Mrs. Chaya Hecht (1931-2017) lived in Brooklyn, New York and worked as a preschool teacher for over fifty years. She was interviewed in February of 2015.
My parents were Gerer chasidim from Poland who immigrated to Williamsburg, Brooklyn. That is where my father, Rabbi Chanoch Henech Rosenfeld, befriended a neighbor of ours, Rabbi Mordechai Groner, who was a Lubavitcher. And this eventually led to our entire family becoming Lubavitcher chasidim.
There came a time in the late 1940s when I was working for the Committee for the Furtherance of Jewish Education, which was headed by Rabbi J.J. Hecht, a prominent Chabad rabbi. And he decided that I would make a good wife for his brother Peretz.
We got married in 1949, and shortly before the wedding we came to get a blessing from the Rebbe – this was the Previous Rebbe, Rabbi Yosef Yitzchak Schneersohn, who was wheelchair bound due to the injuries he suffered in a Soviet prison. I remember that he said to me in Yiddish, “A bride can ask for all good things under the wedding canopy, so G-d should give you the wisdom to know what to ask for, and whatever you ask for should be fulfilled.” I remember that, because of his condition, he could barely speak. He had to struggle to express himself and that just broke my heart, so I stood there crying and crying and crying.
That was my encounter with the Previous Rebbe, who passed away a year later, and in 1951, Rabbi Menachem Mendel Schneerson, his son-in-law, took over the leadership of Chabad as the Rebbe.
After being married for four years, we still had no children, and I came to ask for the Rebbe’s blessing. He said to me, “Did my father-in-law know about this situation?” I said that he did. “Then do what he advised.”
The Previous Rebbe had recommended that I go into a hospital and undergo various tests to find out why I couldn’t conceive. I never did that, but now I did. And I became pregnant – news which my husband joyfully reported to the Rebbe.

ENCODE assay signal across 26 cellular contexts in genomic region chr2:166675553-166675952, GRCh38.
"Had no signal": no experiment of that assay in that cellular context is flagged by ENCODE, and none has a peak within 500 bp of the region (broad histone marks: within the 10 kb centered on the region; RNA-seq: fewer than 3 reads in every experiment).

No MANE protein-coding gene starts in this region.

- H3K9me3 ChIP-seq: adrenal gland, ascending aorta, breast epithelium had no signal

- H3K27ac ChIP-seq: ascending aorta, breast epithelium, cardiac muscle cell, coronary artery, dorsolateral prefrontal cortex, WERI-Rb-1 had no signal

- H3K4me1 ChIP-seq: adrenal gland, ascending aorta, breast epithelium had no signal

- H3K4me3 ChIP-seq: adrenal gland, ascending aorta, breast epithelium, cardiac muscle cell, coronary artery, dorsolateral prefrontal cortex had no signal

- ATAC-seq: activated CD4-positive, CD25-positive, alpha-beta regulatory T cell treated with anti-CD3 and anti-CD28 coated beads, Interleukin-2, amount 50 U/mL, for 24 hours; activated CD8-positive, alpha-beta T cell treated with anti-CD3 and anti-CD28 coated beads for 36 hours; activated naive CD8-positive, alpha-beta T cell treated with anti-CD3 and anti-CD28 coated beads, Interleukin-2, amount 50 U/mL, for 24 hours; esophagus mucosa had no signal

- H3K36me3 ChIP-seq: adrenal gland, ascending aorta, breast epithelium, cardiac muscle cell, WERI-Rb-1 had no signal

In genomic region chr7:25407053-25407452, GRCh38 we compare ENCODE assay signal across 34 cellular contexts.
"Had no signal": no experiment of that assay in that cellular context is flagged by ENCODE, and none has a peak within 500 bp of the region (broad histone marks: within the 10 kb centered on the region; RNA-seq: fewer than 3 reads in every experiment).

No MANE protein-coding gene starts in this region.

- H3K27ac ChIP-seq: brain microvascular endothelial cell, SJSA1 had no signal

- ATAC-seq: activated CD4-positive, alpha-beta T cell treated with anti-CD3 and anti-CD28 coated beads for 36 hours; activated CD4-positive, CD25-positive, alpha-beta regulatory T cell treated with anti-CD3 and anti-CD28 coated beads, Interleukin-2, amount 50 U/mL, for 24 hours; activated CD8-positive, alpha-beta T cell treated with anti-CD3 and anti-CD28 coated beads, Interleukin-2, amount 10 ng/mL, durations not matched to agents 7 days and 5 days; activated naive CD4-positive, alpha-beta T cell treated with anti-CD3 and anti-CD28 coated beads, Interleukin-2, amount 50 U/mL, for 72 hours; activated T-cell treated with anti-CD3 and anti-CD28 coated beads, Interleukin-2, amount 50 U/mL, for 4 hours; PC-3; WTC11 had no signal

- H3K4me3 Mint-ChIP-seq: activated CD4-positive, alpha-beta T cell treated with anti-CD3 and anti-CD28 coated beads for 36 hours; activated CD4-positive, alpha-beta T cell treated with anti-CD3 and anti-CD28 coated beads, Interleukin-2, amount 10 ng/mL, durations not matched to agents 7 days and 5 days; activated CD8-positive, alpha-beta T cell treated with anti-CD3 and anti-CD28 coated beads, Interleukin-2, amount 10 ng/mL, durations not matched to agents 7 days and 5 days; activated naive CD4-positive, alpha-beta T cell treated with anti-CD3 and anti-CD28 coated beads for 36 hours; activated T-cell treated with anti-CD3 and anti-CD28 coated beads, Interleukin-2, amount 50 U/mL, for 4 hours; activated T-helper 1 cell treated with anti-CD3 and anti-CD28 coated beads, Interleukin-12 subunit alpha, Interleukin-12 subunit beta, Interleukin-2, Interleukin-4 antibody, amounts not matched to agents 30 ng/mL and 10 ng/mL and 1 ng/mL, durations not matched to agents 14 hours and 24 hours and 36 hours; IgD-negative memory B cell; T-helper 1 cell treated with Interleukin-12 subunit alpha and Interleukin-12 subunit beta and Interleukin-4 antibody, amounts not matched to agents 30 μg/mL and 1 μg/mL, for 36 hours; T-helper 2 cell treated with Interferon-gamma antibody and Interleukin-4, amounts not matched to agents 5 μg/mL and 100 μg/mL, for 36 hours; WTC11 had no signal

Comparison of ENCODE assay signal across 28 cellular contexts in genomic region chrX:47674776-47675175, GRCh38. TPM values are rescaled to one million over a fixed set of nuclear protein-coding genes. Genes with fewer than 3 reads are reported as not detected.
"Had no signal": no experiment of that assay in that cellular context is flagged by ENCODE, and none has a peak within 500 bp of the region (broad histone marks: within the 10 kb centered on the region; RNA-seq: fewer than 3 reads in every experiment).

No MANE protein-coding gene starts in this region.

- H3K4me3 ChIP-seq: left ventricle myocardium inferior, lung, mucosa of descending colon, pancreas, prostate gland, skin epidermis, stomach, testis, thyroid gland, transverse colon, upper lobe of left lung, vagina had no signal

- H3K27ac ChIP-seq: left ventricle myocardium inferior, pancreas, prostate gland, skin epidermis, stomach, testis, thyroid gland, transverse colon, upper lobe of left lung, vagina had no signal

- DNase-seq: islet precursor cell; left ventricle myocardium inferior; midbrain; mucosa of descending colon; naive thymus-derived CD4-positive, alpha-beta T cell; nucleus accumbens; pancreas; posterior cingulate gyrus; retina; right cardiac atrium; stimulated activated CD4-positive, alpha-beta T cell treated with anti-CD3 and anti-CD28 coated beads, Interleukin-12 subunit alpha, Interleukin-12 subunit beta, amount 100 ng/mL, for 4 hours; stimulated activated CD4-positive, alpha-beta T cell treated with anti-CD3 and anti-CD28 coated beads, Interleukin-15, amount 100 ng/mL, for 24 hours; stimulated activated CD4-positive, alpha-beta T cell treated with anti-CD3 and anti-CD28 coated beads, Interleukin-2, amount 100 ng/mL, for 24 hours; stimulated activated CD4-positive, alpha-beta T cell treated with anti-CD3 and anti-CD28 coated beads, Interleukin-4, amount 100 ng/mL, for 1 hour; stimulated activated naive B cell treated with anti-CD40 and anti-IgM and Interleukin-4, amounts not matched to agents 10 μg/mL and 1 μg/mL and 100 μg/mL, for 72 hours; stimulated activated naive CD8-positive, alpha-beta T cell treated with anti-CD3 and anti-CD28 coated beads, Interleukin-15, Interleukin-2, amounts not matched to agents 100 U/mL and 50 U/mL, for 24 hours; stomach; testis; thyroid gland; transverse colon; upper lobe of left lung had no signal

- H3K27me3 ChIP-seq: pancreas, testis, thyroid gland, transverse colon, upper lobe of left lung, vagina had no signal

“How is she doing?” the Rebbe wanted to know. “She is doing fine,” my husband replied. “She is shopping, she’s traveling on buses, she’s washing the kitchen floor, she’s doing all the things a good housewife has to do.”
The Rebbe listened carefully to my husband and then had his secretary call me to say, “The Rebbe doesn’t want you traveling on buses right now. And he doesn’t want you to wash the floor anymore.” He was so concerned for me, for my health, now that I was pregnant at last. In fact, he had the secretary call several times to make sure I was taking care of myself.
This just goes to show you how much the Rebbe cared about every little incident in the lives of his chasidim, and that how he was like a father to all of us.
Later, when I was pregnant another time, the doctors told me that I was past due and the birth would have to be induced. I wasn’t sure if this was the right course, so I asked the Rebbe. He said, “What’s the problem? G-d is still waiting!”
The baby was born normally a month past the due date, and I understood that sometimes it’s better not to listen to the doctors but to listen to the Rebbe. So what if the baby was taking its time – that only meant that G-d was waiting, so we had to wait too.